DeVry University Seniors Learn There’s Value in Pro Bono Work

Five words or less(NewsUSA) – In a social media powered society, instant gratification is something we have come to expect. More of our daily routines are executed online, be they personal or professional, so when our computer crashes so does our productivity.
In the not-so-distant past, PC problems, virus removal and most other computer-related issues were resolved by carting your PC or laptop into a service center. This is not an easy burden to bear when time is of the essence. With immediate response in high demand, computer support companies have moved their services online, offering comprehensive tech support without the hassle of waiting at in-store service lines.
With the ability to get news, updates and results online in real-time, shouldn’t you be able to access computer troubleshooting online when an issue arises?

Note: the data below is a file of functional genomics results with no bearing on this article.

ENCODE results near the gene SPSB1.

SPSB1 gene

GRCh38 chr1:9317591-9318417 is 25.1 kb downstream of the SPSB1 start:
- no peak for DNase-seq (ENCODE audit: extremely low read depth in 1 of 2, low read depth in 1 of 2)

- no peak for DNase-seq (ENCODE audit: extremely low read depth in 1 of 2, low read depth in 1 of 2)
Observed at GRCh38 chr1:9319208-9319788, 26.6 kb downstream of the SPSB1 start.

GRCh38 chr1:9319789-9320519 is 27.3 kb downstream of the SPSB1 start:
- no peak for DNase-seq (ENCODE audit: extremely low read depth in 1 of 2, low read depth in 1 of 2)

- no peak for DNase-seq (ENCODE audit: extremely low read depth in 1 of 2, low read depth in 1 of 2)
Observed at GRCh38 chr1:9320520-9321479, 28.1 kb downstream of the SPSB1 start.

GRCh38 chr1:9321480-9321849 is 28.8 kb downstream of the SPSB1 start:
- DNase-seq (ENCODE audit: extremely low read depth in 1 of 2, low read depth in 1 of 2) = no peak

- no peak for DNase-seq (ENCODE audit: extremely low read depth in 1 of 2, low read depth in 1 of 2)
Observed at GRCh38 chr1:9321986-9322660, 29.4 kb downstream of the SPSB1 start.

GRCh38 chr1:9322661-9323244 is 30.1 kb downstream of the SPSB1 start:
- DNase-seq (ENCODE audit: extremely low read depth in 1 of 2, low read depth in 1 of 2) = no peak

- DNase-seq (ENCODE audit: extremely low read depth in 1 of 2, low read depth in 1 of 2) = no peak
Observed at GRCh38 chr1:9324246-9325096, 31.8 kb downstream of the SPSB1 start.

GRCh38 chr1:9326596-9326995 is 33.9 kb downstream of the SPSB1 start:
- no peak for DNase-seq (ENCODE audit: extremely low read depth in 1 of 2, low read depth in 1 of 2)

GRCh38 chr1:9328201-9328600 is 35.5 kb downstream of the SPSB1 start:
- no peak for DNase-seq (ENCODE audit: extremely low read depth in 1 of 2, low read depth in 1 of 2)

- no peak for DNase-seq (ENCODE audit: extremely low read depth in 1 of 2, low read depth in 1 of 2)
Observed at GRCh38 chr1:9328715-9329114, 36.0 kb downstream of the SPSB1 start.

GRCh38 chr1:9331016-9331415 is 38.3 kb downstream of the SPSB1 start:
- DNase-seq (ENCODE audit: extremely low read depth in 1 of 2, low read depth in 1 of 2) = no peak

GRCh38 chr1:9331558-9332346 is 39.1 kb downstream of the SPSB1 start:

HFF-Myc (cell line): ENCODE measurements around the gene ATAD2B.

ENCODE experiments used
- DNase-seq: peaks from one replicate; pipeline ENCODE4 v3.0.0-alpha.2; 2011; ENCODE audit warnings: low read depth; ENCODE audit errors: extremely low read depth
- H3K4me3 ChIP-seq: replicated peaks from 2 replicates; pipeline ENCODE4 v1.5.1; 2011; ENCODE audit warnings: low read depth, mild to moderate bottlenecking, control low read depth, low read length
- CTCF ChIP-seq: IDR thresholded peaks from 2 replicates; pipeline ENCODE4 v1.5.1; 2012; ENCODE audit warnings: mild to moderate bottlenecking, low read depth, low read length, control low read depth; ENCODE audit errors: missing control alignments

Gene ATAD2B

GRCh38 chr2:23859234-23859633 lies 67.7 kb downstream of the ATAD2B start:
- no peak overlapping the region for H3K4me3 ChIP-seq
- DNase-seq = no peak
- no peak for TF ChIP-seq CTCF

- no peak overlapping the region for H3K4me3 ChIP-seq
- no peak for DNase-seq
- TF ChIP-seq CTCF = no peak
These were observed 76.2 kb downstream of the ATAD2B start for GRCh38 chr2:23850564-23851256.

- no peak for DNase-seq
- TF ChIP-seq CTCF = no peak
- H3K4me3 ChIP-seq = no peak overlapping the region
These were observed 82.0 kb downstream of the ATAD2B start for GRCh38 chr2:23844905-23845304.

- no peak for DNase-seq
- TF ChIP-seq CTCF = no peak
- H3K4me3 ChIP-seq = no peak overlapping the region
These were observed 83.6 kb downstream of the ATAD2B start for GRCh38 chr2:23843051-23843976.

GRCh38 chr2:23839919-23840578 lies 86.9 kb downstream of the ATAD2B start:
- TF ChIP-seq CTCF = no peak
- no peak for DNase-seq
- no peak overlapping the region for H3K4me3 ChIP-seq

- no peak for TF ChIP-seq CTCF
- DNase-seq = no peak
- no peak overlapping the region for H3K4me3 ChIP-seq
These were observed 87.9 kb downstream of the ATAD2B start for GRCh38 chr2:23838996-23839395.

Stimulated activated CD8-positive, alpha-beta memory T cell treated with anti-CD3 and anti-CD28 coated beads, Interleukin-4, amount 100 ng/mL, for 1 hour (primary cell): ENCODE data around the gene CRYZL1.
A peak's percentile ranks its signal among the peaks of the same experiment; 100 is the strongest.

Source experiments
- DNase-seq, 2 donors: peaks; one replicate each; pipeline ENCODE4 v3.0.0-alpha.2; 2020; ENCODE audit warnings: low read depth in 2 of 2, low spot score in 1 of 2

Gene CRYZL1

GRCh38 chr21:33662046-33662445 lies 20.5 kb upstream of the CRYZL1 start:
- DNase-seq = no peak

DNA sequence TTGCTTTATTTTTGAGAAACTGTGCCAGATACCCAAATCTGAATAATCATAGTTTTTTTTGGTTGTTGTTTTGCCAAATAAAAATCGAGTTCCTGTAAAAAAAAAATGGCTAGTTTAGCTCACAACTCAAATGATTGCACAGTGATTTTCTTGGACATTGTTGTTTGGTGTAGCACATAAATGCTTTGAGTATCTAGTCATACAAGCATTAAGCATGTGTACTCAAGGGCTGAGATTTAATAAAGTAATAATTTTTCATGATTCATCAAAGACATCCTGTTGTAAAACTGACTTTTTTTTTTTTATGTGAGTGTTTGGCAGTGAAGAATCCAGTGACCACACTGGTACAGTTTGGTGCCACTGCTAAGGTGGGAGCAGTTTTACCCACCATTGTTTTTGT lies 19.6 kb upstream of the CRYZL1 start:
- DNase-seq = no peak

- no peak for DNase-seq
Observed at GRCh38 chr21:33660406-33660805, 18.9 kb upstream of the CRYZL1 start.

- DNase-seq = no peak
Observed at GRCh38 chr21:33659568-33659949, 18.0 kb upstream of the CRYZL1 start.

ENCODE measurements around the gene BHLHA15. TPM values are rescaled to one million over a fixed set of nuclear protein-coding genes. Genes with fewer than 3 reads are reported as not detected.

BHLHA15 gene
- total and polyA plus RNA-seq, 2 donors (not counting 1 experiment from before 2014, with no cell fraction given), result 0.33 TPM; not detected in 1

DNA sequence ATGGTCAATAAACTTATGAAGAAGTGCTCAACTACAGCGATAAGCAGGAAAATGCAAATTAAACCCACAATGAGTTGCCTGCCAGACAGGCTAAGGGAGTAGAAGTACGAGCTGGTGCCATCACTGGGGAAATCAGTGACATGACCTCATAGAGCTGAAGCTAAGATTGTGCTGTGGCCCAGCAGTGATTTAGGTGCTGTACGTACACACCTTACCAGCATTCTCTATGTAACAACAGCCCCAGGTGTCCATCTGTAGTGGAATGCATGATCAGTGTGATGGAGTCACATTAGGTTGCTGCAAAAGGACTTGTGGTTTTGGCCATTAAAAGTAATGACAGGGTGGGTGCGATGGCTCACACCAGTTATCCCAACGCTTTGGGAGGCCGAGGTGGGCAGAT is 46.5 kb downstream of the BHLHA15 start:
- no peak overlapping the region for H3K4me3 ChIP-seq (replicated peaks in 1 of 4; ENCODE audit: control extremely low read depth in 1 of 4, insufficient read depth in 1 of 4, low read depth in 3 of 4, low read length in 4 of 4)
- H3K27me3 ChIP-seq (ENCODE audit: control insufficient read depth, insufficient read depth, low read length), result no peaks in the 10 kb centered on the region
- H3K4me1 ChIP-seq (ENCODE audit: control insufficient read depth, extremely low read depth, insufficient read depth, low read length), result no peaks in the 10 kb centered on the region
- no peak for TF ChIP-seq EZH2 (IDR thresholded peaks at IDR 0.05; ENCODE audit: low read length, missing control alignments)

In an effort to harness the potential of remote access, some standout IT businesses are implementing remote services to create a better user experience for their clients. Geeks On Call, a trusted provider of on-site IT services nationwide, recently announced the launch of their Remote PC Repair Services.
If a person’s computer suddenly crashes, slows down or gets a virus, Geeks On Call is there with comprehensive technical support to see the issues through to solution. Because the troubled computer is remotely accessed through the Internet, there is no need to wait for a technician to make a house call. However, if there is no Internet access to the computer, Geeks on Call still has an on-site assistance option — in many cases, it can get a technician to you the same day you call. And unlike other services, it can dispatch a technician directly to your location with the ability to refund the majority of the service call.